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HMDA Data: Identifying and Analyzing Outliers
Data collected under the Home Mortgage Disclosure Act (HMDA)1 continue to reveal that certain minorities are more likely to receive high-cost mortgages than other racial or ethnic groups. A 2006 Federal Reserve study relying on HMDA data from 2005 found that 55 percent of African-Americans and 46 percent of Hispanics, compared to only 17 percent of non-Hispanic whites, received “higher-priced” conventional home purchase loans. The study indicated that borrower-related factors, such as income, loan amount, and gender, accounted for only one-fifth of this disparity.2 The troubling trends continue, as the Federal Reserve’s analysis of 2006 HMDA data again found that African-American and Hispanic borrowers were more likely than non-Hispanic white borrowers to obtain higher-priced loans.3
The FDIC is strongly committed to protecting consumers and ensuring adherence to the letter and spirit of the fair lending laws, including the Equal Credit Opportunity Act (ECOA) and the Fair Housing Act (FHA),4 by the banks we supervise. Information collected under HMDA, including pricing data,5 serves as a useful tool to identify potential discrimination and to support implementation of the fair lending laws. As discussed in a Supervisory Insights article in summer 2006,6 FDIC examiners conduct a fair lending examination in conjunction with each scheduled compliance examination—following Interagency Fair Lending Examination Procedures.7
While the HMDA pricing data do not include underwriting criteria (such as loan-to-value ratios, debt-to-income ratios, or credit scores) necessary to reach conclusions about discriminatory lending, the data can be used to identify situations that indicate a need for further review. To detect illegal discrimination using HMDA data, a series of careful steps are required. This article describes the process the FDIC uses for loan review and analysis at institutions that, based on an initial screening of HMDA data, have pricing practices that may be discriminatory—outlier institutions. The article offers suggestions to bankers and examiners gleaned from analyses of two years of HMDA pricing data.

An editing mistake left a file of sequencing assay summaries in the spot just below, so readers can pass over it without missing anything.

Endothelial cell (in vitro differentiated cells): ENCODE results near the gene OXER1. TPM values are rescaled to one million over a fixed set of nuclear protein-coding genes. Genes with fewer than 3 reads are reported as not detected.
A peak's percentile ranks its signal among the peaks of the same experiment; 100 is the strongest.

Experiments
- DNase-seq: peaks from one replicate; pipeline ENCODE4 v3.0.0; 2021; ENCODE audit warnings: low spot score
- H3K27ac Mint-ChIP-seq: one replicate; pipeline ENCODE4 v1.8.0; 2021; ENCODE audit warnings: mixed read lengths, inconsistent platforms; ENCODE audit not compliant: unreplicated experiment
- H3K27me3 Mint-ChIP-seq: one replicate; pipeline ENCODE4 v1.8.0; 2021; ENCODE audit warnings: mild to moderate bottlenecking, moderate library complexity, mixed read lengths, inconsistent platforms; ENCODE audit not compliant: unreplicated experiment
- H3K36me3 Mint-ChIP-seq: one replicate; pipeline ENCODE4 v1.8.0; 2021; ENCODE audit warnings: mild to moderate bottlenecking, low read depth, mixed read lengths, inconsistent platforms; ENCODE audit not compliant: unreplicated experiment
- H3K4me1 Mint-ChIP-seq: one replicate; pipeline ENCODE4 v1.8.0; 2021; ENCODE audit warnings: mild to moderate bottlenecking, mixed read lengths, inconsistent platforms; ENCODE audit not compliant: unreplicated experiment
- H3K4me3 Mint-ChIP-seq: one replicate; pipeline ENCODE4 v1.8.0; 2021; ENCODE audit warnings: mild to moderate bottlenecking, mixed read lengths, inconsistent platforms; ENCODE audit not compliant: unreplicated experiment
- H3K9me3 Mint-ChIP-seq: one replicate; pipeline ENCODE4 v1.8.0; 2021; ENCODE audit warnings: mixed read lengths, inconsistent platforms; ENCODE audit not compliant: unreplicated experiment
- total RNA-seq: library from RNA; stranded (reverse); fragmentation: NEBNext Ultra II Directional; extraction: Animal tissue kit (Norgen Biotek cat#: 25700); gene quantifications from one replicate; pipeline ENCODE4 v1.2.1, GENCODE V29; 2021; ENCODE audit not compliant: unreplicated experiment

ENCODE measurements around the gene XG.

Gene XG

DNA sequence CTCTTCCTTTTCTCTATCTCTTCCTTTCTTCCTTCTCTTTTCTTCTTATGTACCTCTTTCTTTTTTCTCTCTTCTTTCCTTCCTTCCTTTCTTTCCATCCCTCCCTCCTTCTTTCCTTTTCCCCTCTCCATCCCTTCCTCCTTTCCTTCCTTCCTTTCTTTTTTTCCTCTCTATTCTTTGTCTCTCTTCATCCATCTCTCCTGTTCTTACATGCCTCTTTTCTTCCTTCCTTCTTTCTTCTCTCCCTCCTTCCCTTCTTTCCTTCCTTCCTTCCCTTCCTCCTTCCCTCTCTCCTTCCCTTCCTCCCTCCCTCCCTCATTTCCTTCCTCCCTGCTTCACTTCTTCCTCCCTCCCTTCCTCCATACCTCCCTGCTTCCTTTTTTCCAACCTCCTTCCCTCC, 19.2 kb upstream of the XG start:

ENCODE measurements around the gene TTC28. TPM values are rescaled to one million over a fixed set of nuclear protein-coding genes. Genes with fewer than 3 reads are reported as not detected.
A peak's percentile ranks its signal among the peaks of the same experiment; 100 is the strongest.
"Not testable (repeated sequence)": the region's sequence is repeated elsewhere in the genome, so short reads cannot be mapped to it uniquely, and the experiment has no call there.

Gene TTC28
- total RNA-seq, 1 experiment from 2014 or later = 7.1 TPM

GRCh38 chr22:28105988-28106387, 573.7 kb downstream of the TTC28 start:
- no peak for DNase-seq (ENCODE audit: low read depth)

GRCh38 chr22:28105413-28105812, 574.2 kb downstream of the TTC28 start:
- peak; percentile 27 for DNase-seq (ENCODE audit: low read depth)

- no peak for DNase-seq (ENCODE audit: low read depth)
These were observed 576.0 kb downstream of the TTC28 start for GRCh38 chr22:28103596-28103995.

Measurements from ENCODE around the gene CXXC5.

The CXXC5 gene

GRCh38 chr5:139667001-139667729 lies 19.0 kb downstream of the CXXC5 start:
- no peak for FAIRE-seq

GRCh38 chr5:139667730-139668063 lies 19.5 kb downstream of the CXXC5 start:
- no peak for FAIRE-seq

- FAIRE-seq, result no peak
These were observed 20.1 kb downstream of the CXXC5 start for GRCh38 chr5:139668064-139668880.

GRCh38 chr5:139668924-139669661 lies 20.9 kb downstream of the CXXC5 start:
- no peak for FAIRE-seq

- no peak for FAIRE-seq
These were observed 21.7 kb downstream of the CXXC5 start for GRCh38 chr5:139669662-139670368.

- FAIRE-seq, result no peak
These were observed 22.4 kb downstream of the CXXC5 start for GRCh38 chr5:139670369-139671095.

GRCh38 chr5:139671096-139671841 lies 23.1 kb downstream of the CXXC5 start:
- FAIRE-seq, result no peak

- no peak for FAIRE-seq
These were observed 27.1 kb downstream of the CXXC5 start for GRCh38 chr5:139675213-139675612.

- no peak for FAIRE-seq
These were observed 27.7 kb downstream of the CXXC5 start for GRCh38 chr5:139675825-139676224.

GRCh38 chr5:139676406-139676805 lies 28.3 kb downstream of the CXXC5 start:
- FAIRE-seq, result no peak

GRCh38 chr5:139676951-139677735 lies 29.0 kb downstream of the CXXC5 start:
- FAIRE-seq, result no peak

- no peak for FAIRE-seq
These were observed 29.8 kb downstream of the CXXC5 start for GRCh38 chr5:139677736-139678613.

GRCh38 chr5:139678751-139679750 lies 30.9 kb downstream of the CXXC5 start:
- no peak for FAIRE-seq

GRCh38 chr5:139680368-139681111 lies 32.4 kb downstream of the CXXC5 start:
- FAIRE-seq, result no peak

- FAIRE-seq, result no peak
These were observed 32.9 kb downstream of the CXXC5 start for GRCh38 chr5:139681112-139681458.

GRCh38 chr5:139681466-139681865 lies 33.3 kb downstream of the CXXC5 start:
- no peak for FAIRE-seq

Using the HMDA Data to Evaluate Fair Lending Concerns
Initial Screening and Statistical Analysis
Once the Federal Reserve Board releases HMDA data for a particular year, FDIC examiners, economists, fair lending specialists, and policy analysts work together to identify institutions that exhibit a greater risk of fair lending violations.8 As part of this work, the FDIC uses the HMDA pricing data to identify specific institutions that demonstrate any of the following characteristics:
FDIC staff conducts statistical analyses of the data to identify institutions that have unusually high pricing disparities between majority and minority groups. Each outlier institution is then notified that a review of HMDA data has raised questions about its pricing of home mortgage loans and is asked to provide information about its loan pricing policies and procedures, such as rate sheets and a description of any discretionary pricing policies.
The FDIC uses this additional information to help determine whether a fair lending review of any of the outlier banks will be required. For example, some banks submit documentation showing that they price loans based on nondiscretionary factors, such as rate sheets that indicate a specific rate or rate spread based on borrower credit scores or loan amount. In this case, an examiner will review a sample of loan files to determine if pricing is indeed based on the criteria provided. If the review confirms that this is the case, the matter is closed. If the file review shows that the bank does not use rate sheets, or examiners find discrepancies between rates charged to borrowers and the rate sheets, a more intensive fair lending review is generally required.